The early settlers who came to the southern and central high plains from the more humid regions where shelterbelts could be established by merely planting the trees and waiting for them to grow followed these same practices in this treeless region, but without success. They soon learned that trees could neither be established nor maintained as easily in these treeless plains as at home. As a result, the idea that trees could not be grown in this region became widely accepted. For this reason only a few trees have been planted in recent years. In order to obtain better survival and growth, a few farmers have tried various cultural methods, such as clean cultivation. Some farmers even have used dynamite to break the calcareous layers underlying the surface. In spite of these practices, which are doubtless of some value, most of tbe trees do not withstand the severe drouth conditions existing in this region. Fortunately, some of the species that were planted in these original shelterbelts have survived even the severe drouth period of 1930-1937. From these survivors much can be learned.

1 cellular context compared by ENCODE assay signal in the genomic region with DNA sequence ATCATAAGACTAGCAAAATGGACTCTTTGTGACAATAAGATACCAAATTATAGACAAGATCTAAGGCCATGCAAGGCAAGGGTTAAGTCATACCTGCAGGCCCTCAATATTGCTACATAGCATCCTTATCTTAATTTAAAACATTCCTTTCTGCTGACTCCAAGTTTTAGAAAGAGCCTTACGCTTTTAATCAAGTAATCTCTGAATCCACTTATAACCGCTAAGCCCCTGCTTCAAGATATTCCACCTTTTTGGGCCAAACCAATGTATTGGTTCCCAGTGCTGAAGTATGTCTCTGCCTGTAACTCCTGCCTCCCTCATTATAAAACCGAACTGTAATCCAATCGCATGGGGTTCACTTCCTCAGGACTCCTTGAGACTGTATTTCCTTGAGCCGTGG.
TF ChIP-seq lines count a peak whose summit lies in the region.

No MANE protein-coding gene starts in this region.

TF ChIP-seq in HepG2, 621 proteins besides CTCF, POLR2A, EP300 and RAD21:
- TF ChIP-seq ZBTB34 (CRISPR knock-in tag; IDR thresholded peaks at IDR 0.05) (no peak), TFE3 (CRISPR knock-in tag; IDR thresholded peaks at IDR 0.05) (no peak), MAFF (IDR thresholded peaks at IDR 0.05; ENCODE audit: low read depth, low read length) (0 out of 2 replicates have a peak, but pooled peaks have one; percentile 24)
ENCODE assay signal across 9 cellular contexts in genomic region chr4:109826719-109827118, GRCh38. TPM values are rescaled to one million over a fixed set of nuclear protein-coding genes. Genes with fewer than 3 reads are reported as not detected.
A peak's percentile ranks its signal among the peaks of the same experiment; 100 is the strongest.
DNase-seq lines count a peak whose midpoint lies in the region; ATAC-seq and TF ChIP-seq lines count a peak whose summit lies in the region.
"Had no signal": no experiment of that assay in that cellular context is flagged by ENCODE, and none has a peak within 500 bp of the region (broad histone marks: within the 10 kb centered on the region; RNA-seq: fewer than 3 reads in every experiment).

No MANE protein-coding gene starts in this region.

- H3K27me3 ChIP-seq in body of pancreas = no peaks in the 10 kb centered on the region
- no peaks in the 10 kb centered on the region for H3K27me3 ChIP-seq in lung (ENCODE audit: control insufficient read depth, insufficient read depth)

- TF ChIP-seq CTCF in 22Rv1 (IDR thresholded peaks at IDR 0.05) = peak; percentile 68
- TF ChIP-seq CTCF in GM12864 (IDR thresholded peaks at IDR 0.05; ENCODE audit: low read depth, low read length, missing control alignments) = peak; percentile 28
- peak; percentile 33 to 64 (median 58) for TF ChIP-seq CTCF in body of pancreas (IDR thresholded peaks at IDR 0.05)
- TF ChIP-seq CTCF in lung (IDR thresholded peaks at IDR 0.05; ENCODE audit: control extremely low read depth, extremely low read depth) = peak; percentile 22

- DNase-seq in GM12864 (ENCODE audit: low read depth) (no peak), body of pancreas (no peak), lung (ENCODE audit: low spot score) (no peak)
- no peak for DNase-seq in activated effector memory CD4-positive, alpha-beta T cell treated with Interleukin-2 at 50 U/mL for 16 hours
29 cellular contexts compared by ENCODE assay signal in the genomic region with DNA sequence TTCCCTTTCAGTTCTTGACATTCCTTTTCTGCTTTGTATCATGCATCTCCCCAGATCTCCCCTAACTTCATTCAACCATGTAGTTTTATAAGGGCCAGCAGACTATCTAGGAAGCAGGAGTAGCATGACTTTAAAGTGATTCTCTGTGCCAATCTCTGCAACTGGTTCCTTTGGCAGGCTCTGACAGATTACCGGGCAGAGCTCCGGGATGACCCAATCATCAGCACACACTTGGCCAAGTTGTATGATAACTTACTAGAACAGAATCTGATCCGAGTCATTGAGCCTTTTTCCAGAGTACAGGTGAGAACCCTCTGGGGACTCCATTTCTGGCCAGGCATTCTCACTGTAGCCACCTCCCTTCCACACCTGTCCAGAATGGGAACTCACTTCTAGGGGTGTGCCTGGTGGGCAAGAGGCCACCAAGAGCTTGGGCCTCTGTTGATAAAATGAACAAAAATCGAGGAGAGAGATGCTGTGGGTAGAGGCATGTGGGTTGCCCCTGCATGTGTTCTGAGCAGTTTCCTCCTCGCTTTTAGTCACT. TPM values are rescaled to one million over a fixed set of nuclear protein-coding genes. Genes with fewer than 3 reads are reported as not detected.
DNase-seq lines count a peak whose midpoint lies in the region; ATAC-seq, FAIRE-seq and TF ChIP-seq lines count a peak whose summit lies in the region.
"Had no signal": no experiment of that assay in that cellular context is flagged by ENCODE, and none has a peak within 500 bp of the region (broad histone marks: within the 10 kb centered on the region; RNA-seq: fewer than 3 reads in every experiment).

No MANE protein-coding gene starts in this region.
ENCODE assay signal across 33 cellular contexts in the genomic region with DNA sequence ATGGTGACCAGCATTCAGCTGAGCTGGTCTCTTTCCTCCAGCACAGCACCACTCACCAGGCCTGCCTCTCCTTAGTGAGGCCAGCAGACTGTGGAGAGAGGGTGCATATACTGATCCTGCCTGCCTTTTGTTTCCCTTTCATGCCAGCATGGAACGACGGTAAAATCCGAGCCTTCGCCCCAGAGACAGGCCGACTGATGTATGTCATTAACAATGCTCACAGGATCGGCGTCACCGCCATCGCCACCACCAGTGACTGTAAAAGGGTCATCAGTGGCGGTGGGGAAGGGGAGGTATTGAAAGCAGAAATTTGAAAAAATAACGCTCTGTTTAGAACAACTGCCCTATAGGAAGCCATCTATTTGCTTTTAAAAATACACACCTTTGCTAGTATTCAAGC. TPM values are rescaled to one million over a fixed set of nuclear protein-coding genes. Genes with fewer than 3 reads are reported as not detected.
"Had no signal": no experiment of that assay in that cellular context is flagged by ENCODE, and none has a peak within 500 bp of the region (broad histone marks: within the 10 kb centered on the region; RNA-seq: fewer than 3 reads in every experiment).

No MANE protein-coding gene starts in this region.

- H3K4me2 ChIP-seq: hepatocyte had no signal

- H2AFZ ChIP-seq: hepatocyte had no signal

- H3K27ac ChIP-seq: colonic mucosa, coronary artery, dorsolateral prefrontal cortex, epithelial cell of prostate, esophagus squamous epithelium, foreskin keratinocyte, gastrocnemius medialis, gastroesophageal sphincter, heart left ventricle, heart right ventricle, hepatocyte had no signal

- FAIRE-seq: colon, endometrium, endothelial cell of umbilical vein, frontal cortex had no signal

The Journal of Forestry is the most widely circulated scholarly forestry journal in the world. In print since 1902, the Journal has received several national awards for excellence. The mission of the Journal of Forestry is to advance the profession of forestry by keeping forest management professionals informed about significant developments and ideas in the many facets of forestry: economics, education and communication, entomology and pathology, fire, forest ecology, geospatial technologies, history, international forestry, measurements, policy, recreation, silviculture, social sciences, soils and hydrology, urban and community forestry, utilization and engineering, and wildlife management. The Journal is published bimonthly: January, March, May, July, September, and November.